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German Chancellor Angela Merkel has charged, a month before elections, that struggling Greece should never have been allowed into the eurozone, blaming her political rivals for letting it happen.
She heaped blame for Europe's debt and recession troubles on her centre-left opponents, saying that while in government, the Social Democratic Party (SPD) had contributed to creating the causes of the crisis.
"The crisis emerged over many years, through founding errors in the euro -- for example, Greece should not have been admitted into the euro area," Merkel said to scattered applause at a campaign event Tuesday in the northern town of Rendsburg, footage from news channel ntv showed.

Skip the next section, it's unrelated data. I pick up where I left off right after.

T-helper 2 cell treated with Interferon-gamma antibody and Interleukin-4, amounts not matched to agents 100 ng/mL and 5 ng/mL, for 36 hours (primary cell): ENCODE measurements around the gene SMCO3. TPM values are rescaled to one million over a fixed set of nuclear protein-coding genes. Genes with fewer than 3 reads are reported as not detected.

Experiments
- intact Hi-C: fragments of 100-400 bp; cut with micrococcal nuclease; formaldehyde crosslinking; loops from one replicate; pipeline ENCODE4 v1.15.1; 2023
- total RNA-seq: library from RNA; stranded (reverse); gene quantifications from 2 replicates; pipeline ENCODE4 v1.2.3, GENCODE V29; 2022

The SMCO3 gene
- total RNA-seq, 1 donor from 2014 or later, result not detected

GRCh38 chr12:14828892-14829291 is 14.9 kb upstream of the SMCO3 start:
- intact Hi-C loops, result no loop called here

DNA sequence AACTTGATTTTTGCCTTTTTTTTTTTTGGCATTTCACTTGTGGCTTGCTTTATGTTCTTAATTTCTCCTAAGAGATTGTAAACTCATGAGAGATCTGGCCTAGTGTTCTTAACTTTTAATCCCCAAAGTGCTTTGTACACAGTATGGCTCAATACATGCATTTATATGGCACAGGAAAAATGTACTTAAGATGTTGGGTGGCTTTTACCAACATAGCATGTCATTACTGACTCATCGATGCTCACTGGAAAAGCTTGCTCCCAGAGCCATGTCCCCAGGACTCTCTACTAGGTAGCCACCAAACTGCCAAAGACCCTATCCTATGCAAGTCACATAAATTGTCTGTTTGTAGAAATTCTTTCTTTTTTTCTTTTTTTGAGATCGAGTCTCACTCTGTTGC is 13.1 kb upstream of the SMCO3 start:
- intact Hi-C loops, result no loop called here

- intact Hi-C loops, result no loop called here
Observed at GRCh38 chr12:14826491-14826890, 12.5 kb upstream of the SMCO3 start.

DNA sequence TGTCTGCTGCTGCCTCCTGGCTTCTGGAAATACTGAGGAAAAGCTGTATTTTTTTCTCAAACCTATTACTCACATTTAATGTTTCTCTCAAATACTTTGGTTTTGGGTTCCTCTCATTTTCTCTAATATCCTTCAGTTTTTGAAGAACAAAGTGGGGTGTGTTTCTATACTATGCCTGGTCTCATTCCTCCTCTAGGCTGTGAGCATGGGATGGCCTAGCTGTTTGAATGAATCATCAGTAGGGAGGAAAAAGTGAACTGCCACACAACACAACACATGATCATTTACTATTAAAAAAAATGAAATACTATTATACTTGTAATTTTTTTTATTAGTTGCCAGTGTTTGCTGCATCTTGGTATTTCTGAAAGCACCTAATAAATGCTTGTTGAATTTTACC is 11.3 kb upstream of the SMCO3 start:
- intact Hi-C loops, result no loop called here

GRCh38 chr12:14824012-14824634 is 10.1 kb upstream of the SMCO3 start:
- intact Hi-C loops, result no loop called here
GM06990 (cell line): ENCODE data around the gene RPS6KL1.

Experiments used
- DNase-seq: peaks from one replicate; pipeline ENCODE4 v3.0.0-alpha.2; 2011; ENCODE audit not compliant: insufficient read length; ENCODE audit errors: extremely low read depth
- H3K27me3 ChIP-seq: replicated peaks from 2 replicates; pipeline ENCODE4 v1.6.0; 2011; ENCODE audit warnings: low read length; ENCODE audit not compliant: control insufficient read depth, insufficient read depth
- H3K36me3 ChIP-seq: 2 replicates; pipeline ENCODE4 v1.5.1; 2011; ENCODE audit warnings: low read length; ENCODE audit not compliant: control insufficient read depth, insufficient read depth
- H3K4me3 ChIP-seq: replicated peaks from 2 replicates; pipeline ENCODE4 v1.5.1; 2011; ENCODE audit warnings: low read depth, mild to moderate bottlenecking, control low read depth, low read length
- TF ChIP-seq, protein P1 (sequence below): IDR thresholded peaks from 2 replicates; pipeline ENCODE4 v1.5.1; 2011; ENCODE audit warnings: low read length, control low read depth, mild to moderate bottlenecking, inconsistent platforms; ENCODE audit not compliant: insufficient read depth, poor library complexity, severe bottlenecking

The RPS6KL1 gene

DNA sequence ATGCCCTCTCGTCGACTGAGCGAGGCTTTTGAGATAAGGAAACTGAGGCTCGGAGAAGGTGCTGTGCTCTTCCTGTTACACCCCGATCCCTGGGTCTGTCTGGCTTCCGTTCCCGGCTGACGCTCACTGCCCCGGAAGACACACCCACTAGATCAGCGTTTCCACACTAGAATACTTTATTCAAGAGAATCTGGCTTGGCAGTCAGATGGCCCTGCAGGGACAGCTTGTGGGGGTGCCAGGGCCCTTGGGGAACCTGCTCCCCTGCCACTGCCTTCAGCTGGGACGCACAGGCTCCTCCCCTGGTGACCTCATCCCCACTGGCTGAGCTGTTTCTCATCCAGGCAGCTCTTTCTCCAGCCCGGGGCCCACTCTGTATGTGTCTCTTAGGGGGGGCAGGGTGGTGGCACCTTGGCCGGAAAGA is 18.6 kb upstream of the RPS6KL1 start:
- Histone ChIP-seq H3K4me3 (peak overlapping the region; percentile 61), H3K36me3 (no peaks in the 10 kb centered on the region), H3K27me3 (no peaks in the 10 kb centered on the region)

The conservative leader reiterated that her predecessor, SPD chancellor Gerhard Schroeder, had in 2001 consented to Greece's entry and to weakening the currency bloc's stability pact, decisions she labelled "fundamentally wrong".
Last Saturday, on her whirlwind campaign tour, she also attacked the SPD, saying: "We don't need to be told by the people who admitted Greece into the euro-area that today we have problems with Greece."
The eurozone crisis and the bill German taxpayers may have to foot for it have become divisive issues in an otherwise lacklustre campaign ahead of the September 22 vote, in which Merkel remains the favourite to lead the next government.